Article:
Three Kings Temple festival at Heli 和理三王宮

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Sanwang Gong (三王宮) – the Three King’s Palace, or Temple – sits out in the fields at Heli (和理), a farming hamlet close to the Duliu river in northern Guangxi province. It’s hard to miss the temple’s tall, austerely whitewashed front and wedge-shaped fire-baffle gables; there’s also an accompanying wind-and-rain bridge, covered over and built entirely of wood, a feature …

福善吉慶 Fu Shan Ji Qing

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Here’s an interesting print from Yangliuqing. It’s large, at about 50cm x 95cm, and shows a mother sitting on her day bed with two infant boys, while a maid attends them. The style of their fine clothing and furnishings suggests a wealthy Qing dynasty household.  The picture is packed with auspicious iconography. Each character of the written title Fu Shan …

Wu Caizhen of Foshan 佛山伍彩珍

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Foshan, now a westerly suburb of Guangzhou in southern China’s Guangdong province, was once a separate town in its own right, famous for its handicrafts. I’ve written elsewhere of Mr Feng Bingtang, who ran Foshan’s last surviving woodblock studio until his death in 2019, but during its Qing-dynasty heyday Foshan had over one hundred woodblock-printing businesses, employing several thousand people …

A Demon-Suppressing Charm

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Here’s a rubbing offering protection against demons taken from a stone tablet in the Chunyang temple at Taiyuan (太原純陽宮), the capital of Shanxi province. Chunyang temple was possibly founded during the thirteenth century, though some sources date it to the Wanli reign (1572–1620). Laid out with nine halls and five stone-flagged courtyards, there are gnarled old trees, arched gateways built …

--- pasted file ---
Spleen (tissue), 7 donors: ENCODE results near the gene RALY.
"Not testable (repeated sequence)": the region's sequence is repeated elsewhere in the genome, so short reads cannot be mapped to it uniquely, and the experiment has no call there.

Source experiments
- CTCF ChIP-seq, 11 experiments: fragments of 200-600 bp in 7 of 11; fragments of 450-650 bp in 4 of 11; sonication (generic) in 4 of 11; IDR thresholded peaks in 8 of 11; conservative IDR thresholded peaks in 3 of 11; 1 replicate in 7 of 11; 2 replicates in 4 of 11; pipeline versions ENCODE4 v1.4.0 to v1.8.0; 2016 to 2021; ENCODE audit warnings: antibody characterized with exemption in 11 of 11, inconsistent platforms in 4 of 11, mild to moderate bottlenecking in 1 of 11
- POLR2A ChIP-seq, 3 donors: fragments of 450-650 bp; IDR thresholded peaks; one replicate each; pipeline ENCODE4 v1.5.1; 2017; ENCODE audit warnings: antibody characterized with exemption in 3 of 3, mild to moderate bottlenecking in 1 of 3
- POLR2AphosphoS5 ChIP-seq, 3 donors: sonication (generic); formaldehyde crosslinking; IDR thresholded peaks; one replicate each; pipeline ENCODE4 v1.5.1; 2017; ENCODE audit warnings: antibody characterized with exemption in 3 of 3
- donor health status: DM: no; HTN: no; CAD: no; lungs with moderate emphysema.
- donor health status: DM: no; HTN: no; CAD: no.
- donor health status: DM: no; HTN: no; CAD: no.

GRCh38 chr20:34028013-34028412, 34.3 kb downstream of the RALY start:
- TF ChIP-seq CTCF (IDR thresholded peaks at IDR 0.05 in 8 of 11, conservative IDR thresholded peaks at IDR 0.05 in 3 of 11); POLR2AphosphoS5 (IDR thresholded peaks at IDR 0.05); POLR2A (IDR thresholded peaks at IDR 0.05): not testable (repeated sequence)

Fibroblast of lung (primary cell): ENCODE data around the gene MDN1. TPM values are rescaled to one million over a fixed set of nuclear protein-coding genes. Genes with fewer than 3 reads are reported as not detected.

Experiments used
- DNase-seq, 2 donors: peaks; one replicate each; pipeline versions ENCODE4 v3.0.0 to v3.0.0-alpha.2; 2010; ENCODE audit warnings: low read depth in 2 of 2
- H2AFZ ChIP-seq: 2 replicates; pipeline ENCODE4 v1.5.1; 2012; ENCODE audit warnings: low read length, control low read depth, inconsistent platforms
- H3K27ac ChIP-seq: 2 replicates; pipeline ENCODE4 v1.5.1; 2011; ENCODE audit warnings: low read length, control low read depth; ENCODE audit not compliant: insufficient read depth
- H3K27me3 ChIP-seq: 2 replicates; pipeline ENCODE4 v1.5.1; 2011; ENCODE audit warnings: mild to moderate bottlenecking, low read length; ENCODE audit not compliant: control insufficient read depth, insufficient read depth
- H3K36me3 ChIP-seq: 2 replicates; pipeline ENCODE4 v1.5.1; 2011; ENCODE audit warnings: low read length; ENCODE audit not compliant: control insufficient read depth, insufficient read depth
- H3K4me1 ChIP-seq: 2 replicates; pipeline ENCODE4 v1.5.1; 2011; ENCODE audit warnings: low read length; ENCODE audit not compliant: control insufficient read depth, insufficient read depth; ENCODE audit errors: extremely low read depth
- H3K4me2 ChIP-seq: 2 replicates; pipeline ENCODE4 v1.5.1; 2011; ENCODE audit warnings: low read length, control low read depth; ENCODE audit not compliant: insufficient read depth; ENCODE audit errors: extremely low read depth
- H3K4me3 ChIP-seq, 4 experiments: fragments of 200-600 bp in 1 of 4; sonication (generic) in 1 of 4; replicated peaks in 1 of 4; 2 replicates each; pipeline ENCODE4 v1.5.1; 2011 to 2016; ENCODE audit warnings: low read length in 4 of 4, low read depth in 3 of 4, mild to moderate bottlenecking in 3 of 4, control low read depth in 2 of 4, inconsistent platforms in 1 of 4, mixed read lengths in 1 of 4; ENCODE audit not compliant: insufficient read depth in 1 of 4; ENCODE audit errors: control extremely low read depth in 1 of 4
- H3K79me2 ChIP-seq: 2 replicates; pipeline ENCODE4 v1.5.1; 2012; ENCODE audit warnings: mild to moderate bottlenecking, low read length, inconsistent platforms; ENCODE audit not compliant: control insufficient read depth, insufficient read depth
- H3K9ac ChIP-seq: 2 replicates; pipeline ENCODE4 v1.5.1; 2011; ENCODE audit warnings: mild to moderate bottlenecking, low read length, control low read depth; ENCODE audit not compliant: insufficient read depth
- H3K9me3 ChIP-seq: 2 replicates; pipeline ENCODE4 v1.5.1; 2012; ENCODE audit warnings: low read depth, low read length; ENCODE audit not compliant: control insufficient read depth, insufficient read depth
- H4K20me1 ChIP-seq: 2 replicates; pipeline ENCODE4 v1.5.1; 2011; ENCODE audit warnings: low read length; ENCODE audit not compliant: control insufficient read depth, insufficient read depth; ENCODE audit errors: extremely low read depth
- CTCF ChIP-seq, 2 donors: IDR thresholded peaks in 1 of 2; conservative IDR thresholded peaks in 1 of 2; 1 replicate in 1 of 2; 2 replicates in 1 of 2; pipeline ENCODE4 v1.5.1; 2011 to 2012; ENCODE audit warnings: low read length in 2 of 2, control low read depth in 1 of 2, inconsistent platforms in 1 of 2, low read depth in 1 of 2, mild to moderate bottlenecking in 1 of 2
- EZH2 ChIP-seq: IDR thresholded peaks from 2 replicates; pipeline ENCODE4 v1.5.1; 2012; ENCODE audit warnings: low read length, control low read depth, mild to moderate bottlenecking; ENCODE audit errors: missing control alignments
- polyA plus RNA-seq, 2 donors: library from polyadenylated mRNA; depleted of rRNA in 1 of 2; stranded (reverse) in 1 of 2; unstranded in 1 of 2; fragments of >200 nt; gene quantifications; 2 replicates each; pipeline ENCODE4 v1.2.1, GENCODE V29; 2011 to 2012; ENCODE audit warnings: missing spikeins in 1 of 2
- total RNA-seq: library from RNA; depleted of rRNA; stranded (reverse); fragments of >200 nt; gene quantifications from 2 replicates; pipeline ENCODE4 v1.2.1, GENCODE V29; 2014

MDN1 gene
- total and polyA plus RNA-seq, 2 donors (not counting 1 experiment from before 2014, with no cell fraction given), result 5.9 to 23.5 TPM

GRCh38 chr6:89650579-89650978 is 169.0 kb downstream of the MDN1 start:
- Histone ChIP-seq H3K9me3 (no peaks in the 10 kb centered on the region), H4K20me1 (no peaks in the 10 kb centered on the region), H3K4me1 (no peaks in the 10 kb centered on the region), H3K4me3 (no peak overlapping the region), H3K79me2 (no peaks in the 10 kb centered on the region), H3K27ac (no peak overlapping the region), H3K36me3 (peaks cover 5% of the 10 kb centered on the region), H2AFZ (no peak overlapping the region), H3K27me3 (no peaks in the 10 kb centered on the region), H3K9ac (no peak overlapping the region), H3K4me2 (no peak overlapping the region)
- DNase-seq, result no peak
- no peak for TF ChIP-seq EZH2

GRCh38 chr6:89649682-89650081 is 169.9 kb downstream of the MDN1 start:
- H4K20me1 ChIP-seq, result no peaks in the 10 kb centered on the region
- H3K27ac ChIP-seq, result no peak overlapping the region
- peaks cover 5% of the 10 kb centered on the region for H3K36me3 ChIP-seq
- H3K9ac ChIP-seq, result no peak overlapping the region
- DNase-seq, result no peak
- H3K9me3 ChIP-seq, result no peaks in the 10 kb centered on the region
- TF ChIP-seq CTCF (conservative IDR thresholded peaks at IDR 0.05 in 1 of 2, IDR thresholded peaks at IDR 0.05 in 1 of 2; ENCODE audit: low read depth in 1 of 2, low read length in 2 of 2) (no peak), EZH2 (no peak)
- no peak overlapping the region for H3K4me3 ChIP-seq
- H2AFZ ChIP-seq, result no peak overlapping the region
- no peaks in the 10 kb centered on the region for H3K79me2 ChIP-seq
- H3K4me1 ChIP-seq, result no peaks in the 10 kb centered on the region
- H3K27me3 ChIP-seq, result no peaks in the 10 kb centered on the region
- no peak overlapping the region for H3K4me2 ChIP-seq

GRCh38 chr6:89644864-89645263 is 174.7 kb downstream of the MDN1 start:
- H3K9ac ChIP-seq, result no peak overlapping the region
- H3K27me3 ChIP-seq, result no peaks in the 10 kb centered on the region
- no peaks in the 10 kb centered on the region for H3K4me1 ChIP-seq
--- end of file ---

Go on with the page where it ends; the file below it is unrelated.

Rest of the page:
Suppression of the Taiping Rebels: 剿滅粵匪圖

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Here’s a woodblock Victory Print from the 1850s titled “Suppression of the Taiping Rebels”. Well, more or less; the title actually calls the Taipings粵匪, “Yue Bandits”. The first-century BC Yue kingdom included parts of Guangdong, Guangxi and Vietnam, used here because the Taiping movement began in Guangxi (the rebels were known by other names too, such as “Longhairs”). Anyway, Victory …

Daoists and Tigers: Zhang Daoling at Shangqing Palace

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In popular lore Shangqing Palace (上清宫), a formerly important Daoist temple at Longhu Shan (Dragon-Tiger Mountain) in Jiangxi province, is probably best-known for the opening chapters of Shi Nai’an’s fourteenth-century novel Outlaws of the Marsh – aka The Water Margin – a heroic account of renegades defying the corrupt Song court. According to the novel, 108 malignant spirits are imprisoned …

Immortality and Rockets: the Legend of Chang E

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China’s Mid-Autumn Festival is celebrated on the fifteenth day of the eighth lunar month. The roundness of the full moon that night represents “wholeness”, the getting together of communities and families to gather in the harvest or to simply enjoy each other’s company by eating mooncakes. These two prints, both collected around 1930 by the Reverend Hallock, tell the story …

Two Guanyins

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Another print from early 1930s Shanghai courtesy of Reverend Hallock, this time of the Bodhisattva of Compassion, Guanyin. She’s shown in two simultaneous incarnations: the Bringer of Children, and riding the Aoyu, that fish-like sea monster at the bottom of the print. Although the Aoyu aspect represents Guanyin subduing evil in general terms, at Shanghai and coastal eastern China this …